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Mar 19, 201410:07 AM
Happy Hour

All there is to sip and savor in New Orleans

Geeking Out About Grapes

Thinking about the grapes behind the wines

smrcoun, stock.xchng, 2008

The irony of wine drinking is that we very seldom think about the grapes. Strange, huh? Yes, there is that moment of “Oh, this is a Chardonnay, and a good one at that,” but the reference to the grape is incidental only to identifying the wine.

After that first sniff and then the sip, the geek-factor comes out, almost immediately, and the discussion centers on flavors like butter or oak; on past experiences like being at a movie theater or in Grandma’s kitchen; on other fruits and vegetables like beets or papaya; or on other times like the great wine of 1995.

But to discuss the grapes themselves is not usually done. Sometimes the grapes come into discussion with the comment on some wines that the wine tastes “grape-y.” That, my friends, in the wine world is definitely not a compliment. Odd, but true.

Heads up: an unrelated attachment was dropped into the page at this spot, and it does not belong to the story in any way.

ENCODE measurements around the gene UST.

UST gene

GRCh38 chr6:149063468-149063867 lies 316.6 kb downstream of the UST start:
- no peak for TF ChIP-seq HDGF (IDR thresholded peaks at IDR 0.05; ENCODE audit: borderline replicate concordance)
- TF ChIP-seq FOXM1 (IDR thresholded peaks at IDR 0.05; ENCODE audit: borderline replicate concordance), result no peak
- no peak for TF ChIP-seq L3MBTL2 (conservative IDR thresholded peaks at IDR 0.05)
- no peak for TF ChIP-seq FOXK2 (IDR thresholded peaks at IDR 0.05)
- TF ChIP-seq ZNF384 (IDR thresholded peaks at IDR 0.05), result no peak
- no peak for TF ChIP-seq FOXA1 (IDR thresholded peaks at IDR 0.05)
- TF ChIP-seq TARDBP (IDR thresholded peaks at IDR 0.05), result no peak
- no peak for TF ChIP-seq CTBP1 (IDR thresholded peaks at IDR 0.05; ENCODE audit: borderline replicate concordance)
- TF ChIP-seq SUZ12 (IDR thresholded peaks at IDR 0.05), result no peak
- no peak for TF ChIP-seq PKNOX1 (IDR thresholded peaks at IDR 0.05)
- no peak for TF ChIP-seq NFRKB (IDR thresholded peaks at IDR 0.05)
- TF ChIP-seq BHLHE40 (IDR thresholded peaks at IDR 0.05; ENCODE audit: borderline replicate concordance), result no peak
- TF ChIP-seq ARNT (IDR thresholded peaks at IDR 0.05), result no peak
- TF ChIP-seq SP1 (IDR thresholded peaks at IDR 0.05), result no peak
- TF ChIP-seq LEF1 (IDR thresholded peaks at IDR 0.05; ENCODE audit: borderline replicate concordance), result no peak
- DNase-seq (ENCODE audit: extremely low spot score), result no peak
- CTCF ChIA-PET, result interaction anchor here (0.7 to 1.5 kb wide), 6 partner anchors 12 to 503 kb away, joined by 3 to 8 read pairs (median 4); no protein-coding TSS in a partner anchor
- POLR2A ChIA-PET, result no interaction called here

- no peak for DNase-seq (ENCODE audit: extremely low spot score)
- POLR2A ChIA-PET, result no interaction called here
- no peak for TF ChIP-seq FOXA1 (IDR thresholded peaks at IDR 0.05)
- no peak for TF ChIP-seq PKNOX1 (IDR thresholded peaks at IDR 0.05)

The grapes that are used for wine are completely different from those used for munching on as snacks. The Sultana, what we call Thompson Seedless, is grown be eaten as fresh as possible, and is lower in sugar than grapes harvested for wine. Those dedicated to wine production are heartier on the vine, usually thicker skinned, and the seeds are robust.

Most wine drinkers have never had the pleasure of tasting a ripe wine grape in order to fully appreciate what the winemaker is working with, and to anticipate what will be the end result at the end of the journey, which is in your glass.

If you are curious, let’s stroll through the vineyards.

Chardonnay – Without a doubt the most dissed wine by reviewers and loved by consumers. Also the most purchased. One out of every three bottles of wine sold in the United States is Chardonnay. This green-skinned grape likely is not related to any other varietal, although for years it was thought to be a cousin of pinot blanc. The chardonnay grape likely was brought to France from Syria, in the long-gone Persian Empire, by returning soldiers from the Crusades. The grape is quite neutral in color as well as aromas. A great deal of what we enjoy in Chardonnay is the result of harvest timing and oak aging.